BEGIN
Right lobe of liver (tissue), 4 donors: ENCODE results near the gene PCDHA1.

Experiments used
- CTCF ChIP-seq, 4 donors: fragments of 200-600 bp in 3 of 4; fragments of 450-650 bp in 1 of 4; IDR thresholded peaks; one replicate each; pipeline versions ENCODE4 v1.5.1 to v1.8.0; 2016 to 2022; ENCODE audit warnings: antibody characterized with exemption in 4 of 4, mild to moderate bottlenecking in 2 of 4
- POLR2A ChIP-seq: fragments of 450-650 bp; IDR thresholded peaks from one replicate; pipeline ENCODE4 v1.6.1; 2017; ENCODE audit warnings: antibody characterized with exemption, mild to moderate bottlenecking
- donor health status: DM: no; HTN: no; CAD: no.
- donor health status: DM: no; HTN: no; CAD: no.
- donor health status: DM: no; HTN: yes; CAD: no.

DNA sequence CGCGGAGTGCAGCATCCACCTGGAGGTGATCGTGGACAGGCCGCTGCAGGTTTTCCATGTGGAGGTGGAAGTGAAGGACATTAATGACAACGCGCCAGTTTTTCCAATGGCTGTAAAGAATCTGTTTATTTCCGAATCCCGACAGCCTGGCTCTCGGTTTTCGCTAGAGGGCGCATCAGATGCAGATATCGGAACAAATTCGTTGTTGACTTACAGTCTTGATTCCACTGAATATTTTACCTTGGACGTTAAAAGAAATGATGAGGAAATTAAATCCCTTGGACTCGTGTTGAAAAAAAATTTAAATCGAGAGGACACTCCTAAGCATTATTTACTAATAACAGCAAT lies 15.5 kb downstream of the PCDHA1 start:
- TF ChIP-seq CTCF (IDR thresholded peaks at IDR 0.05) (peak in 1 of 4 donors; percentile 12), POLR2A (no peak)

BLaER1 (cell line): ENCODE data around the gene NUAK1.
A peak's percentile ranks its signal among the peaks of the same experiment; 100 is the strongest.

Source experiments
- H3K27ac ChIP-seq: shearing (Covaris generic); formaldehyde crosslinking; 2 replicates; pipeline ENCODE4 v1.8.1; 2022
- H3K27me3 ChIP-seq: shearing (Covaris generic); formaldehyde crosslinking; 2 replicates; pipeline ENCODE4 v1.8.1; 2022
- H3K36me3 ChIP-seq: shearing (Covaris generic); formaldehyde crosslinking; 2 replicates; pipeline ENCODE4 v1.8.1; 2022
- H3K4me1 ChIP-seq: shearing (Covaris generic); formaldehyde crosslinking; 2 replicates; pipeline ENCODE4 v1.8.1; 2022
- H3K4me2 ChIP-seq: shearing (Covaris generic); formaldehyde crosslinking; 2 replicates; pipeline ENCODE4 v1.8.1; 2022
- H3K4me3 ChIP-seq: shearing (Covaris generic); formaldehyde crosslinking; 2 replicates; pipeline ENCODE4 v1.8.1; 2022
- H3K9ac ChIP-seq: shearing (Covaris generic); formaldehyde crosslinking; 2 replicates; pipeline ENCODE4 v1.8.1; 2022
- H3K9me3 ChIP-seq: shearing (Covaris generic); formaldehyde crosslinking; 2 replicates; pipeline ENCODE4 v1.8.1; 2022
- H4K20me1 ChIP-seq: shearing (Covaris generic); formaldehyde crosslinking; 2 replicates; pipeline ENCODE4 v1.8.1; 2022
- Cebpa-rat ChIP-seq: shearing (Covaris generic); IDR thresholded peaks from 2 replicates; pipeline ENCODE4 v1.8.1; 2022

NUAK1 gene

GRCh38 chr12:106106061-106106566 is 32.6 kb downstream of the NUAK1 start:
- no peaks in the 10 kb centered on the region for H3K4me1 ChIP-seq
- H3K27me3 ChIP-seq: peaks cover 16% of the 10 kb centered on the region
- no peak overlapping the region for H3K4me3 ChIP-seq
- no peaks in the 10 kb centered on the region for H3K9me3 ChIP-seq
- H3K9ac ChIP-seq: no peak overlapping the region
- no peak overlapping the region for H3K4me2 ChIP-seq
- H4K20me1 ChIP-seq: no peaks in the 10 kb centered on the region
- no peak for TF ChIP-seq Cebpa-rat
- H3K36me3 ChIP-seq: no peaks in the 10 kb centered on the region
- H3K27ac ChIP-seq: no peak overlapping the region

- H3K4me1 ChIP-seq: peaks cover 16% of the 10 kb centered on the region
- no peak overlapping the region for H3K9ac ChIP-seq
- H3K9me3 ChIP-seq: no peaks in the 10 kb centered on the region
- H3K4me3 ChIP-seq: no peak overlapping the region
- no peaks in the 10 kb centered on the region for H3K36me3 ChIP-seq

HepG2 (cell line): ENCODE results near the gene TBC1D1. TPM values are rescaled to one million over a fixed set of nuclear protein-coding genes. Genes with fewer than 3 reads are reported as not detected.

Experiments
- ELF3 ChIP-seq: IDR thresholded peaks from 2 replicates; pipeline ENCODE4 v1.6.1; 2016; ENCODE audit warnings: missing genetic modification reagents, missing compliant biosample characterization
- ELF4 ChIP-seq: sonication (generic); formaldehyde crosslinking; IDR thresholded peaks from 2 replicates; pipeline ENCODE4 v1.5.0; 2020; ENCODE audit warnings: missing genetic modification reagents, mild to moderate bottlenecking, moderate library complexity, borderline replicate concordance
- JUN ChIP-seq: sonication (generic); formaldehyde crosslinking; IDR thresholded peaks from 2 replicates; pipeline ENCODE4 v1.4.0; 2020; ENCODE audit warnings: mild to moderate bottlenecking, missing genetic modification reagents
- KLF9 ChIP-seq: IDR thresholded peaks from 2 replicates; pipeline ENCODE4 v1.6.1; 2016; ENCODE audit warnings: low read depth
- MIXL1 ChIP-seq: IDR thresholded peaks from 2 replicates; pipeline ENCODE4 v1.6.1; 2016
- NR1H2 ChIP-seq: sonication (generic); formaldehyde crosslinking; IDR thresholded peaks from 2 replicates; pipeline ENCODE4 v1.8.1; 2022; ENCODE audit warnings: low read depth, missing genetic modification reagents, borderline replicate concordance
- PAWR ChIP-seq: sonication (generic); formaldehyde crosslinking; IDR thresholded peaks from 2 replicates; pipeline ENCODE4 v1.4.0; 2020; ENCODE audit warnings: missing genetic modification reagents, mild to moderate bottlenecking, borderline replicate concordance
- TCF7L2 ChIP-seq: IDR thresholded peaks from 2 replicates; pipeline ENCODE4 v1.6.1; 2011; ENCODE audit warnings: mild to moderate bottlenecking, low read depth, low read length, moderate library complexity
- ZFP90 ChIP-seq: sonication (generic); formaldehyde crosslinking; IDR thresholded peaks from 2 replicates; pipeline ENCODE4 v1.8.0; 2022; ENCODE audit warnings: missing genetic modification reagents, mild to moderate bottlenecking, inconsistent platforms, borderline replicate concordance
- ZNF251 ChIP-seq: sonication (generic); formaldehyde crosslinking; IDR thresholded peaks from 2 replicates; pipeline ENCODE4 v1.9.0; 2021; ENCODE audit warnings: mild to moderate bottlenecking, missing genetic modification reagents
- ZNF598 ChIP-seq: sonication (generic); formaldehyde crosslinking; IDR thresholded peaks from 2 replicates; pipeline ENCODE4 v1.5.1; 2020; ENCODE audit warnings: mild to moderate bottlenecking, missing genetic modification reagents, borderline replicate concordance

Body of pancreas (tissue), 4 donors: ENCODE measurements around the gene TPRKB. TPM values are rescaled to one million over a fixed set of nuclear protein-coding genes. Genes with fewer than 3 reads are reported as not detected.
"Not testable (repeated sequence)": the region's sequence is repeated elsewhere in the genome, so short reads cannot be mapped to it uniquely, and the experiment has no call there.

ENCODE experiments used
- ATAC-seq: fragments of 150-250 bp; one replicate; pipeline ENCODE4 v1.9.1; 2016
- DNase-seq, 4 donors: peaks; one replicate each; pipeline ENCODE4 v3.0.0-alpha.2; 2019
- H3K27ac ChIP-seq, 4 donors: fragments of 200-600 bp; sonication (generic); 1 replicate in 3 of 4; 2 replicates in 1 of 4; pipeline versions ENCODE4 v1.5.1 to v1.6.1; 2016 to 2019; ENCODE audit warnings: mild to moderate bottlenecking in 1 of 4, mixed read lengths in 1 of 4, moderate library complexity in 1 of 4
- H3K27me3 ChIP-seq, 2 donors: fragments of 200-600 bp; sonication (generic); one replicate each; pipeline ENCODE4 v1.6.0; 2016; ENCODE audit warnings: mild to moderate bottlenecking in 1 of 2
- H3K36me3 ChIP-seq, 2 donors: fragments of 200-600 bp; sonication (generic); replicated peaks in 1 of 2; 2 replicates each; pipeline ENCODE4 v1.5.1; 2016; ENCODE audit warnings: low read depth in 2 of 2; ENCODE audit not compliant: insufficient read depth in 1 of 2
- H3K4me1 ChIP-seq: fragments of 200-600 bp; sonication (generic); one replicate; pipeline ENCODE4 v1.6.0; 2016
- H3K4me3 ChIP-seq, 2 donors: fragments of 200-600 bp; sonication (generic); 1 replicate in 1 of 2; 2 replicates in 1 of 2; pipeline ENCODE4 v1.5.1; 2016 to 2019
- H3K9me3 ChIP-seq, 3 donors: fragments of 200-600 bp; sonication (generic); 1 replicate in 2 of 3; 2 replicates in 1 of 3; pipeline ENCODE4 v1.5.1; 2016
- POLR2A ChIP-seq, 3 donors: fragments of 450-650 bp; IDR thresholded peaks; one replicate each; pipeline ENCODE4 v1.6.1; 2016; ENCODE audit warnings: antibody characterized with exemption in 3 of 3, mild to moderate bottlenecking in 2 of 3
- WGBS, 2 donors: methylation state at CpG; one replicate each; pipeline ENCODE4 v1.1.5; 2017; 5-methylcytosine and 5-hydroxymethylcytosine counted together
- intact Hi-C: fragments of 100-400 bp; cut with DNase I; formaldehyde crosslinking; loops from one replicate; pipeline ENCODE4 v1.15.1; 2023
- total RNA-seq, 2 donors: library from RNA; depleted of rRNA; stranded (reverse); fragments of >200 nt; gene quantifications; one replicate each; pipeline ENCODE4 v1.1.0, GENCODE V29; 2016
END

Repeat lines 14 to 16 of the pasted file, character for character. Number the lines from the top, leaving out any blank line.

- H3K27me3 ChIP-seq: shearing (Covaris generic); formaldehyde crosslinking; 2 replicates; pipeline ENCODE4 v1.8.1; 2022
- H3K36me3 ChIP-seq: shearing (Covaris generic); formaldehyde crosslinking; 2 replicates; pipeline ENCODE4 v1.8.1; 2022
- H3K4me1 ChIP-seq: shearing (Covaris generic); formaldehyde crosslinking; 2 replicates; pipeline ENCODE4 v1.8.1; 2022